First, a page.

Yes, the deadlights on my Mirage look exactly like this. I like the sharpened putty knife approach. I must tackle this project soon.
Good winter job if you don't want to miss summer sailing!
When you get to it, maybe some of this will help:
Rebuilding aluminum frame portlites:
First step is to get the portlite off the deckhouse.
Then clean up frames and replace the seal for the plexiglas panes.
Probably best to cut new panes, perhaps slightly thicker unless you use spacers at inner side of frame.
Originally, a butyl rubber strip was used on the inside face of the frame, then the pane pushed into that. But it tended to soften in sun and oozed out! There were sometimes small spacers placed within the butyl to keep the outer spline tight, but more often the pane was not held as tightly and eventually leaked.
Once the pane is in place, the rubber spline is fitted. It doesn't go under the aluminum frame, it just fits into a groove in the frame. The frames with newly sealed panes are then fitted to deckhouse with sealant. Lifeseal would probably work. You want something that CAN be removed down the road.
Instead of the butyl rubber, I used 2-sided VHB mounting tape on inner face of frame - Kind of thing they sell at auto parts stores and even hardware stores for adhering trim or house numbers etc. I put strips of that in first in several places to act as spacers. I could only find it in large expensive rolls for size I wanted, but eventually found some from Hong Kong on eBay in shorter lengths.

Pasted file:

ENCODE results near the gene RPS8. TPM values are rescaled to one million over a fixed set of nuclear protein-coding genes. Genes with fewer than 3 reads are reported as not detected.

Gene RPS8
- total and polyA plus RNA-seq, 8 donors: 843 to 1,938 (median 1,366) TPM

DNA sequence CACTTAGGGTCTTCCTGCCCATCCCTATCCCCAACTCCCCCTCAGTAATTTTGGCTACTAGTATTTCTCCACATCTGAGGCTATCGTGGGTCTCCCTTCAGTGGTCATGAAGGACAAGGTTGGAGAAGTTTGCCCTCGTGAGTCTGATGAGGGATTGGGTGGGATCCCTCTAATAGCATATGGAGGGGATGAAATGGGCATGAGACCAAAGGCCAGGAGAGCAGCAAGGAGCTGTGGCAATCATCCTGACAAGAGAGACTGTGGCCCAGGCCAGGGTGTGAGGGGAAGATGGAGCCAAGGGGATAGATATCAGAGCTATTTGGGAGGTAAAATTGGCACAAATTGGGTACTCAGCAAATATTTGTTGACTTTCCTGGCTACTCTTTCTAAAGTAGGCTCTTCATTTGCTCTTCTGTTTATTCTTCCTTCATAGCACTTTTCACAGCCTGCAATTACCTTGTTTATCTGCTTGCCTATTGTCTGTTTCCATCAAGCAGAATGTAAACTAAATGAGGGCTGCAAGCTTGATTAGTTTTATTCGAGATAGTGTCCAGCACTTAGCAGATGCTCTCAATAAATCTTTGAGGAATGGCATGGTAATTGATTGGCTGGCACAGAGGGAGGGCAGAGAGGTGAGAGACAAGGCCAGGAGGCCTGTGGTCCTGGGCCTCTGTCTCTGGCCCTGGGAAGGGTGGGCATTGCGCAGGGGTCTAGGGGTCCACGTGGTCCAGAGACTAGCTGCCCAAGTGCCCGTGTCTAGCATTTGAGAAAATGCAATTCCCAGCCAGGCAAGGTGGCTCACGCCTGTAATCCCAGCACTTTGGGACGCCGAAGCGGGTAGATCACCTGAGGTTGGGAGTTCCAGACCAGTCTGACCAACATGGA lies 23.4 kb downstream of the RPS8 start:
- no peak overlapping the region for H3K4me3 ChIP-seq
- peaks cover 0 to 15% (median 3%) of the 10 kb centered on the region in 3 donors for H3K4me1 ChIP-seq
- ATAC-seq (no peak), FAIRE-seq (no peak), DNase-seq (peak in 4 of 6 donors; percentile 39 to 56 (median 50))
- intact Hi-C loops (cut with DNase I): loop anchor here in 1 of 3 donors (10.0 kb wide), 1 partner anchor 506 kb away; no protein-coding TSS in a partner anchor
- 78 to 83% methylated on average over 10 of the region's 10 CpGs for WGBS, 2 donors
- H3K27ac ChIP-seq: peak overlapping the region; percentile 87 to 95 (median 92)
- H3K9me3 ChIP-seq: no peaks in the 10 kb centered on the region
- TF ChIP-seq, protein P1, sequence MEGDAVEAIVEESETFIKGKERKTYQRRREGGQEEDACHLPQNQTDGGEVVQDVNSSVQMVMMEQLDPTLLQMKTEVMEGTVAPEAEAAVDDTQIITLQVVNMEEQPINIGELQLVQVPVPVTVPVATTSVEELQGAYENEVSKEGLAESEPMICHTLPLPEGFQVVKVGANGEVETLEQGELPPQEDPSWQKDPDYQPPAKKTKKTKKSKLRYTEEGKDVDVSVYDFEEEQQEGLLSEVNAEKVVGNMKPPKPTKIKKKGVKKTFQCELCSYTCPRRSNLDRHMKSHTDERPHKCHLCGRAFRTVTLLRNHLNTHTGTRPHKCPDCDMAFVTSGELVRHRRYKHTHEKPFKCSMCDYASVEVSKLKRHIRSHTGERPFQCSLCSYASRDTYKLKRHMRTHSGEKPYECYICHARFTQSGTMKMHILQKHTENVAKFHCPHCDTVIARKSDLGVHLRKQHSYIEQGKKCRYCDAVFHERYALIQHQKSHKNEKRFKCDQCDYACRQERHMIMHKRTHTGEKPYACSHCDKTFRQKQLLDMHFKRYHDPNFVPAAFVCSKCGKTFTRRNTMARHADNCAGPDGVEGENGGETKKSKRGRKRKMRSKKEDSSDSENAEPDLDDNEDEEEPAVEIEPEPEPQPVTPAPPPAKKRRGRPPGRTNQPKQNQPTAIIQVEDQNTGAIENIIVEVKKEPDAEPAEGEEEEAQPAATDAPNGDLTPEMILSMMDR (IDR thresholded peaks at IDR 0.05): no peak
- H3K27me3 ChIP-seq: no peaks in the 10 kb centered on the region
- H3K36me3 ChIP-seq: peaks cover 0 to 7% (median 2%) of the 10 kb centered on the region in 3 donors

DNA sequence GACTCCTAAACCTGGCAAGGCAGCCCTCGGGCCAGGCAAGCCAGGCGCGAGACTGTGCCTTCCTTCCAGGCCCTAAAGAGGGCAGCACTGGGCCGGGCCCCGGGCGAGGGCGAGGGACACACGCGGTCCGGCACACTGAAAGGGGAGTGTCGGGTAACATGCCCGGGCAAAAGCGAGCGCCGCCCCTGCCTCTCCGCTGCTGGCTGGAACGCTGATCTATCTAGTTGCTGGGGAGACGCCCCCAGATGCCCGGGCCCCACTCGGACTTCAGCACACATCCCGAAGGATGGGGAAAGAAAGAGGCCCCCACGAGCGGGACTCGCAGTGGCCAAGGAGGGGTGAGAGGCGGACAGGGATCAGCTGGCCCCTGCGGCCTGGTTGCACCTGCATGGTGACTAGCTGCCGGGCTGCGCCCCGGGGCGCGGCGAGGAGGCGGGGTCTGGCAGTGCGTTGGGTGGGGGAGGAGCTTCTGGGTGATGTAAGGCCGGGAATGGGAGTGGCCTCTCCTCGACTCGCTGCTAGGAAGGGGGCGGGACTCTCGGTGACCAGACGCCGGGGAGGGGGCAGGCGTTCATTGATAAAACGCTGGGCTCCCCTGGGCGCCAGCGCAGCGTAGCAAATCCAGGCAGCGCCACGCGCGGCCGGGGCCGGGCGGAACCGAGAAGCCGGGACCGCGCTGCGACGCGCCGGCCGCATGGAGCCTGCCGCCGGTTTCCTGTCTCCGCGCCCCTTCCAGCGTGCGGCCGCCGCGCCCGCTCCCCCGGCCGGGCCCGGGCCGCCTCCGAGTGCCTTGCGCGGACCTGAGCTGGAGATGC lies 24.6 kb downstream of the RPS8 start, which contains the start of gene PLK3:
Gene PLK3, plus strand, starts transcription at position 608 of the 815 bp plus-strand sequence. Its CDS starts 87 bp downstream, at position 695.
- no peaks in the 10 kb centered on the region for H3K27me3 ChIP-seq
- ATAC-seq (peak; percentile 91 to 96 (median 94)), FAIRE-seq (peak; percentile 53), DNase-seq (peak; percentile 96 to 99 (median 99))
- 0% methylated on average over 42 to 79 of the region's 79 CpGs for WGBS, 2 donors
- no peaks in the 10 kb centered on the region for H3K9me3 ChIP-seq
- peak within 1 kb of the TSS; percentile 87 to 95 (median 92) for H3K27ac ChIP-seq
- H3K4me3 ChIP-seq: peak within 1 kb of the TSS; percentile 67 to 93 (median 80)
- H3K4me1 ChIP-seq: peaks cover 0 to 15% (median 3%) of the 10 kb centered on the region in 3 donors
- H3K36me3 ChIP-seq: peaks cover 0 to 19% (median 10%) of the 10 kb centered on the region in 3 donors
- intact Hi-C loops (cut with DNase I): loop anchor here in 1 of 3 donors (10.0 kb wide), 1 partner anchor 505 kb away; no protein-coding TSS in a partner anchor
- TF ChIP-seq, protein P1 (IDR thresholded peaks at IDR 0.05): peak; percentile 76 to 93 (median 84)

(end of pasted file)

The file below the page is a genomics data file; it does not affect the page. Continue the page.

Then applied a bead of 795 all around edge and pushed the pane into place (filling small gap around the edge between pane and frame). Once in place, I carefully created a bead something like the original rubber spline all the way around on the outside. I had first masked the panes to where I wanted the bead to end. Used wet finger to make a neat bead. Once set, used Xacto knife & straightedge to trim just inside the masking tape which was then removed. Wish I had kept pictures. Easier than it sounds!
If you took the removed portlites to a window shop that uses the 795 sealant, they may put in new panes for you at reasonable cost rather than buy more sealant and tape than you can use. It is used for windows in hi-rise construction, and even for windows in large aquariums.
The grey rubber spline is available for several makes of boats (Tanzer, CS, C&C) , but I found that they were all slightly different and before long fell out. Will never use splines again!
This video is install in a fibreglass deck frame, but I see he too also used vb
tape and 795.
One other thought. Some owners (including me) abandoned the original portlites and installed external plexiglas . These were held in place with a sealant (795 would be best) plus a number of through bolts or screws. Screw holes must be a bit oversize to allow for differential expansion otherwise cracking will occur. Something like this guy did, using 795 and oversize holes.